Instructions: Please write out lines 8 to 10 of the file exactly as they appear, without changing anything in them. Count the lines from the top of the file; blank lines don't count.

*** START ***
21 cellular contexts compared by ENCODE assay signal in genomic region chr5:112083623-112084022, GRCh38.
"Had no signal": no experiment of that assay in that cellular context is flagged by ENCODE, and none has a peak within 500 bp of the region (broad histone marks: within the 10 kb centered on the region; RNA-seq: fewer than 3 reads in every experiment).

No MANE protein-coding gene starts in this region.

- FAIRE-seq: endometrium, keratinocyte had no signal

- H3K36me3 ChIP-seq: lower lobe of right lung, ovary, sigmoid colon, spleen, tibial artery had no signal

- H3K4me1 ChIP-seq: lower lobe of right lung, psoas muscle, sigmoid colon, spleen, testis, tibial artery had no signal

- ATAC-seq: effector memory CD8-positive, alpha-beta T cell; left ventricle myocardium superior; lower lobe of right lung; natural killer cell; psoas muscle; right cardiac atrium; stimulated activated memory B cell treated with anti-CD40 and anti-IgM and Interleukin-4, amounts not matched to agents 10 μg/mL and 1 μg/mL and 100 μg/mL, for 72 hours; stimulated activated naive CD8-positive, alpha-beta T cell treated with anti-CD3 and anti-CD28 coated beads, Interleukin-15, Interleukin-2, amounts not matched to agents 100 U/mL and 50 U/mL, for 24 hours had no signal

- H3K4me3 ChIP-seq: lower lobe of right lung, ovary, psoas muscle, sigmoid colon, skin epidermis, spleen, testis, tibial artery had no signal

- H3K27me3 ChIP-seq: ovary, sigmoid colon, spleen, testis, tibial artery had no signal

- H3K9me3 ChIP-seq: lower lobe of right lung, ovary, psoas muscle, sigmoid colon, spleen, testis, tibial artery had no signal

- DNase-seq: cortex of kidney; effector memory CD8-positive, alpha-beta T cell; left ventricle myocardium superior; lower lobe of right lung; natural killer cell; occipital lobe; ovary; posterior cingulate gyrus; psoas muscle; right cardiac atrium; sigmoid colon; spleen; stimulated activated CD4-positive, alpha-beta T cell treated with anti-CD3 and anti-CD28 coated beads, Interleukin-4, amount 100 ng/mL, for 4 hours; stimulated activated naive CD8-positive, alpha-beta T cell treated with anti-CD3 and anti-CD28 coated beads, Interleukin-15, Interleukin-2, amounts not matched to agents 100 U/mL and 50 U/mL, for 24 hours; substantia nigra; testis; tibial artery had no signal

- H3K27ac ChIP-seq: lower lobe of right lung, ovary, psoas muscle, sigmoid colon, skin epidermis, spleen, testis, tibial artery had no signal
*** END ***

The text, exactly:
- H3K4me3 ChIP-seq: lower lobe of right lung, ovary, psoas muscle, sigmoid colon, skin epidermis, spleen, testis, tibial artery had no signal

- H3K27me3 ChIP-seq: ovary, sigmoid colon, spleen, testis, tibial artery had no signal

- H3K9me3 ChIP-seq: lower lobe of right lung, ovary, psoas muscle, sigmoid colon, spleen, testis, tibial artery had no signal